In part 1, we went over the very basics of the kWh, but in part 2 we'll dig down a little deeper.
It's hard for many people to understand why you need to multiply Watts (instantaneous value of power) by a unit of time (in our case our unit of time is the hour. The minute or second are other units of time) to get total energy. The technical answer is that one way to represent Energy is by the Joule, just like one way to measure Distance is by the Meter. Taking this a step further, one way to represent Power is the Watt. A Watt is equivalent to a Joule/Second. If you need to get total Joules (which is energy). You need to multiply the Watt (Joule/Second) by total number of Seconds an appliance is in use, which gives you total Joules!
So why is your power bill in kWh? Well, it could just as easily be in Joules, or Wh, or kWs (kilowatt seconds), but kWh is the convention power companies adopted. Just like car companies (in the US at least) adopted miles per hour for the speedometer. They could have just as easily adopted feet per second for your speedometer. So the speed limit on the interstate could be 110 Feet/Second instead of 75 Miles/Hr!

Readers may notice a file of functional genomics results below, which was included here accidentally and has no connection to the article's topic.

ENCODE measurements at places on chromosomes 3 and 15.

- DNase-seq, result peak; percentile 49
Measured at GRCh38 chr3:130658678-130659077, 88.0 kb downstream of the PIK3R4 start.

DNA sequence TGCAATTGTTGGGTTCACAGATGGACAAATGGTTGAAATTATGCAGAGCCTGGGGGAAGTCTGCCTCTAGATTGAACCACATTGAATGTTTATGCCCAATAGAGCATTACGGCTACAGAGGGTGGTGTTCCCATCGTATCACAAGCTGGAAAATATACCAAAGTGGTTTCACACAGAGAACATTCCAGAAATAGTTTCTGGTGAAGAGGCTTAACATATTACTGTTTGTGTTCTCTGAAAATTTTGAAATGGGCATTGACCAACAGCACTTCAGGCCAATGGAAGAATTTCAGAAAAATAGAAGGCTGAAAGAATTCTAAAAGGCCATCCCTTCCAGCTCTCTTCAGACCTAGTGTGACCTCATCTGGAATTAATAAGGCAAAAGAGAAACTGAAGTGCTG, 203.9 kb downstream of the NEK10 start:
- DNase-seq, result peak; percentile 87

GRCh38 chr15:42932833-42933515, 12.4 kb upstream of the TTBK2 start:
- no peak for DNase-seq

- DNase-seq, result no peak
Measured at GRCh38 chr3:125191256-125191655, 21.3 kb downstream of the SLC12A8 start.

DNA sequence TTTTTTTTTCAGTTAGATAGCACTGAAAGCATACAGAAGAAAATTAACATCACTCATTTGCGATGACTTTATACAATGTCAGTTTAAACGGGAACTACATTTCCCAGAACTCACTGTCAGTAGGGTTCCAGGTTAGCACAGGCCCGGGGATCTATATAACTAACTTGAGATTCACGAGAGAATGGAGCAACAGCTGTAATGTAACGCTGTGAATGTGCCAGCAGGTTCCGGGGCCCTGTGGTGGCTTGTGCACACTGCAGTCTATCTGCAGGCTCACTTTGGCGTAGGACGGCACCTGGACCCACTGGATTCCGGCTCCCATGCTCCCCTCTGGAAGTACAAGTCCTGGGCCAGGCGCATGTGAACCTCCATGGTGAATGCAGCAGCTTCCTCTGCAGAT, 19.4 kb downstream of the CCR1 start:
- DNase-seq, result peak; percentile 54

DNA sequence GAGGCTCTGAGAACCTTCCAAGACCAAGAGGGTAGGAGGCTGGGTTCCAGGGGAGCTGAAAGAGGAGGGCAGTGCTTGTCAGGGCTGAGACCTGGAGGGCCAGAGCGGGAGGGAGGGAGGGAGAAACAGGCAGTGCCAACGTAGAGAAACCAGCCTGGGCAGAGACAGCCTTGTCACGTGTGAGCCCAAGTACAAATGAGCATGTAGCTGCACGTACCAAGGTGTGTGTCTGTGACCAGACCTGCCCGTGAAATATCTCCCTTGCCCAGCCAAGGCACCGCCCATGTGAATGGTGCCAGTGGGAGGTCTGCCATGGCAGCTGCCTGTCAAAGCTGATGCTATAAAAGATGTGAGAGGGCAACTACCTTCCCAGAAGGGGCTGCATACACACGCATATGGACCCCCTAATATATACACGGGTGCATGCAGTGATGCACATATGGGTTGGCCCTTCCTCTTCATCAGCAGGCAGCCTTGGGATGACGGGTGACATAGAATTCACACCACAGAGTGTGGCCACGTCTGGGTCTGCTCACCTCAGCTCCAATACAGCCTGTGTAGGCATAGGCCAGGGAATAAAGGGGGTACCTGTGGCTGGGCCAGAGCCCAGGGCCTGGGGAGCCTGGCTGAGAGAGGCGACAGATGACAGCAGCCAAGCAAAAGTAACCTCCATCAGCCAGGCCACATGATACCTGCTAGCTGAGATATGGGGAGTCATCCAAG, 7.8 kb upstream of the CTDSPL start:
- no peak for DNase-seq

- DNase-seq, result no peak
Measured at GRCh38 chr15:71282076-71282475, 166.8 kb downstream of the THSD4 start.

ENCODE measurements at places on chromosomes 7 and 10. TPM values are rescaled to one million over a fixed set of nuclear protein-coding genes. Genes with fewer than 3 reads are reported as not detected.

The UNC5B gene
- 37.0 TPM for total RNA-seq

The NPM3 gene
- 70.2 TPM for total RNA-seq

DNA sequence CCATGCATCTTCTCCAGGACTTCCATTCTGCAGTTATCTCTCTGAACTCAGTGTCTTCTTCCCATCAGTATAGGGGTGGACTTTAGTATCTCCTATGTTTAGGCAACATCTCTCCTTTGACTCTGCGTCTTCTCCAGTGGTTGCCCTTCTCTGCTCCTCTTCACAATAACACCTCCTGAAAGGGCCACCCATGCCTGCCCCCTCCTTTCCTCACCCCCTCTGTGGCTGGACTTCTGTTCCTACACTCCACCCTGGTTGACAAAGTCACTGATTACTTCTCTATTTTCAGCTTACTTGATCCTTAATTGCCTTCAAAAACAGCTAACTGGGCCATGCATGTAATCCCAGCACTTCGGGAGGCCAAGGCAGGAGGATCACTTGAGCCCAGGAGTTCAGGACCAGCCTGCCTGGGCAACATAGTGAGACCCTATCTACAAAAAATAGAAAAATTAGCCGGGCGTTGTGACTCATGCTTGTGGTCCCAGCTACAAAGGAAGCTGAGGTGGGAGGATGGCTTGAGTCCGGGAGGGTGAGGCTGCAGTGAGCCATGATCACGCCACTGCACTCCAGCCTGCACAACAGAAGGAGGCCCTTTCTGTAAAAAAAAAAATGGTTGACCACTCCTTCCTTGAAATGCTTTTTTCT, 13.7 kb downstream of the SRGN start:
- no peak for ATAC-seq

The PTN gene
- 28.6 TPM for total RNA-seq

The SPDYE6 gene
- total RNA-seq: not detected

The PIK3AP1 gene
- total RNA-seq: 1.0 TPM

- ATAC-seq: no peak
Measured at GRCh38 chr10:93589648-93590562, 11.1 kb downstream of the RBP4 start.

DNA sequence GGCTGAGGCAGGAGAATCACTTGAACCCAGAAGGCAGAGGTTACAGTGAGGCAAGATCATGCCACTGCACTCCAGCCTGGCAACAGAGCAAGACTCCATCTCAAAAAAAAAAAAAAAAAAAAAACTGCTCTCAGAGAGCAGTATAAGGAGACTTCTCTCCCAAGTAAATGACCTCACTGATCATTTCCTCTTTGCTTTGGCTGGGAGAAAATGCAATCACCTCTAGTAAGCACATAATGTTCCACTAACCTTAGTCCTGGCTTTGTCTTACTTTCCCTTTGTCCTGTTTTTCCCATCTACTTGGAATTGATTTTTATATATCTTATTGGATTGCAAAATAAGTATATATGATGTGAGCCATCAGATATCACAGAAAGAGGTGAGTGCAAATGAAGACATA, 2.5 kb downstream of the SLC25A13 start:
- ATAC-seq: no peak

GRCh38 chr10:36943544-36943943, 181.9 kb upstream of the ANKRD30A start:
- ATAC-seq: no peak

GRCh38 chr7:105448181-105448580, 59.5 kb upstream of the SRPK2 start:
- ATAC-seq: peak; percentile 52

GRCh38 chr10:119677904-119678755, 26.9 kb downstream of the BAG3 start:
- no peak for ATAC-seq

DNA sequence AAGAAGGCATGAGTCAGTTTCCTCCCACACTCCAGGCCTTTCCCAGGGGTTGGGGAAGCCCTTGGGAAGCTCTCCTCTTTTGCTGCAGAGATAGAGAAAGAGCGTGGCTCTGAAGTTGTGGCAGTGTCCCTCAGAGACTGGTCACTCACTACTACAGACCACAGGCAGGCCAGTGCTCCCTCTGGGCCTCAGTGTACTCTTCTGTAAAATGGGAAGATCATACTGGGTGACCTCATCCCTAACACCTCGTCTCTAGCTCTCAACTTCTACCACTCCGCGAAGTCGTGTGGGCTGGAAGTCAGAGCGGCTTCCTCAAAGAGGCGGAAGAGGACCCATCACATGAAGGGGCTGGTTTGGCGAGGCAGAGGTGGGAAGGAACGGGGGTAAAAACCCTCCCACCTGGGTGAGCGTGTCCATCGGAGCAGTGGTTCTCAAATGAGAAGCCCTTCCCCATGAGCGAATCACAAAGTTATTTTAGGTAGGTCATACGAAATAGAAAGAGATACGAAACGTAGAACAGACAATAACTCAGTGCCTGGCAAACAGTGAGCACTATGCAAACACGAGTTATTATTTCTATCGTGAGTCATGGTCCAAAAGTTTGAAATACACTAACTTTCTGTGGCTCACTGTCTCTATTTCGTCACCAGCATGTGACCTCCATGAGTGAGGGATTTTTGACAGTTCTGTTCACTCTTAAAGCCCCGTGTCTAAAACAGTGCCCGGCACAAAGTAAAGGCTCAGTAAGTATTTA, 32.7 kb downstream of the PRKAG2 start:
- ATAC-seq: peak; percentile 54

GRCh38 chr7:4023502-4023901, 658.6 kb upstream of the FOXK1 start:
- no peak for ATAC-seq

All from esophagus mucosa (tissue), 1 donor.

If you have a kill-a-watt, you'd be able to see that your flat panel TV probably consumes somewhere between 213 Watts (LCD) and 339 Watt (plasma). If you want to figure out how much energy your plasma TV will consume if you left it on for 30 minutes you'd have to do a few simple calculations.
The average plasma TV consumes 339 Watts, but we'll uses 340. If the TV is on for 30 minutes, that equals one-half of an hour (.5 hrs.). Therefore, the total amount of energy you have consumed is:
Total Energy (kWh) = (340 Watts)*(.5 hrs) = 170 Wh = .170 kWh
If you live in the South, you probably pay somewhere around 9 cents/kWh. To figure out how much 30 minutes of "The Simpsons" costs you, just multiply the total energy the TV consumed (.170 kWh) by your electric rate ($.09/kWh) to get $ .0153. So about 1.5 cents! I'd say laughter is worth 1.5 cents! The TV is a relatively small consumer of power compared to your Heating/AC, water heating, washer/dryer, or your total lighting energy consumption. Now that you are armed with knowledge about the kWh, look at your big consumers of power, and figure out how to use them less (lowering the time part of the "Total Energy" equation)!